Yosemite fire burns a mountain region's economy

U.S. Fish and Wildlife Service firefighter Corey Adams sits on a tree stump as he monitors the Rim Fire on August 25, 2013 near Groveland, Calif.

The Rim Fire continues to consume parts of Yosemite National Park. The blaze has spread to over 200 square miles. The cost of fighting that fire is $47 million and climbing. Add to that a whole lot of other costs tied to the economic ecology of the Sierra Nevada. There are actually cattle that graze in the high valleys and of course there are the tourist dollars. Even the Stanislaus National forest, where most of the fire is burning, brings in money. The fire took out a stand of trees that were part of a million-dollar timber sale.

We also have a lot invested in researching parts of the forest. In the 1920s, some forward-thinking scientists drew very detailed maps of parts of the Stanislaus-Tuolumne forest.

"They mapped every tree," says research scientist Carl Skinner. And not just every tree, but every stump, every rock outcropping, every, fallen log and all the brush. Skinner is one of the scientists working to update those maps. "One of the things that showed us, was that we have about three times as many trees out there as there were in the 1920s."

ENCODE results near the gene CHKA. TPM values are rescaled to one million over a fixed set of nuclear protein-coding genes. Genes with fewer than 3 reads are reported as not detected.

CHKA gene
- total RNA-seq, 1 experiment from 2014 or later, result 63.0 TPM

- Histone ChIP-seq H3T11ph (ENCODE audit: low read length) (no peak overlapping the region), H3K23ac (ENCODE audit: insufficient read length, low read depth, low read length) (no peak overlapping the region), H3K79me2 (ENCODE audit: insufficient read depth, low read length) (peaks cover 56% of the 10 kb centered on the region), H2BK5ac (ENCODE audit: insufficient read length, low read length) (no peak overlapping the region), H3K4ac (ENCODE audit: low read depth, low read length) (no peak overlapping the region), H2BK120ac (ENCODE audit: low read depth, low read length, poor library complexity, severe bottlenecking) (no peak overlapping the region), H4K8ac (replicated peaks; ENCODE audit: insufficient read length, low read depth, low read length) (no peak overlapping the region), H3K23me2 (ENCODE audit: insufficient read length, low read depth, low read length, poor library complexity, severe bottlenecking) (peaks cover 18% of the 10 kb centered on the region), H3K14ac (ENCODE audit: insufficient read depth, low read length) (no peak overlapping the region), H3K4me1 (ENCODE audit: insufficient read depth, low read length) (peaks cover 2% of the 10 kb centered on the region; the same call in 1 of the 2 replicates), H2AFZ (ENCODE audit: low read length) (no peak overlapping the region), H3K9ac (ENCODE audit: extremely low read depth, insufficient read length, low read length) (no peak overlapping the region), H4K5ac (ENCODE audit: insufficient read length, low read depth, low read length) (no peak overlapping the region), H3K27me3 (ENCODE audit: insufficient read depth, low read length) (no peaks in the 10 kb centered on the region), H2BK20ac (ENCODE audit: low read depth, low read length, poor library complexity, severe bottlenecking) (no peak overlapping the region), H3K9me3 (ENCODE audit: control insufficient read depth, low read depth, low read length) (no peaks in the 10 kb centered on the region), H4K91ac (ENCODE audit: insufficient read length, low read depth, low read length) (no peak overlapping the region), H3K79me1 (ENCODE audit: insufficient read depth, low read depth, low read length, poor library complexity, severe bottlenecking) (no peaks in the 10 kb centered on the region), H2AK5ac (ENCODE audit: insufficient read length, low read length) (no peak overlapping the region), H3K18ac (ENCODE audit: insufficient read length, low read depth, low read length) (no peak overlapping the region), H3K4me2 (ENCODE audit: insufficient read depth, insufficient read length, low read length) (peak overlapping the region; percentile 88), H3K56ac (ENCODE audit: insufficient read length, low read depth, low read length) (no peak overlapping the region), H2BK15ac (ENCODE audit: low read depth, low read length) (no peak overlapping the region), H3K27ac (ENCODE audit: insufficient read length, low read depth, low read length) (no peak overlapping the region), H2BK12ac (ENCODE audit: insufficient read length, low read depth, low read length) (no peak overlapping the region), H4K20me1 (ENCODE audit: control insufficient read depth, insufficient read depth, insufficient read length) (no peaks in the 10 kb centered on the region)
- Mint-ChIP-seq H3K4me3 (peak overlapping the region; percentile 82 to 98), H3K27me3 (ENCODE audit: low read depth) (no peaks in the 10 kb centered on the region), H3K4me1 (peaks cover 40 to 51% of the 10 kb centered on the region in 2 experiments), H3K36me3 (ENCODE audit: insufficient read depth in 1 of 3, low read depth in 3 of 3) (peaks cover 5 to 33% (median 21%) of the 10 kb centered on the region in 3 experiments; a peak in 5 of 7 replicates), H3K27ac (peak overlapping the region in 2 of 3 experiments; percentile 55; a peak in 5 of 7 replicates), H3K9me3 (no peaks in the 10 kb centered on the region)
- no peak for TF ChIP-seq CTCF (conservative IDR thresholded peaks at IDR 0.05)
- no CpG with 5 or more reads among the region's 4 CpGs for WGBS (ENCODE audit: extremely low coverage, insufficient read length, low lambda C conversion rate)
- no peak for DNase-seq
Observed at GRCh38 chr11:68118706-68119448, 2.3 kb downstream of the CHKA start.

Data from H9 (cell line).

Skinner and his colleagues are trying to transform this experimental forest into what it was like in the 20's so they can study how U.S. firefighting policy has made fires bigger  -- and much more costly. Some day they set it on fire -- with controlled burns.

If the Rim Fire heads north and burns the experimental forest, it could destroy 80 years of research and investment. "It would give us a lot of information, but it would essentially end this experiment as it's being done," says Skinner.

A 75-mile drive south of the Stanislaus National forest is the town of Groveland, which nearly burned. It's unseasonably quiet there and the skies are hazy. "At the moment they are incredibly smoky," says Groveland Hotel innkeeper Peggy Mosley, her voice hoarse from the smoke. " I have a scratchy throat, if you will excuse it," she added.

Normally the Groveland Hotel is full during Labor Day weekend. Last night, only two of the 17 rooms were booked. But Mosley is hoping that will change soon. She wants to get people to come photograph the moonscape of charred forest.

"One of the absolute positives is in the spring following a big fire, the wildflowers are absolutely unbelievable," says Mosely. She is already putting together some package deals.

About the author

David Weinberg is a general assignment reporter at Marketplace.

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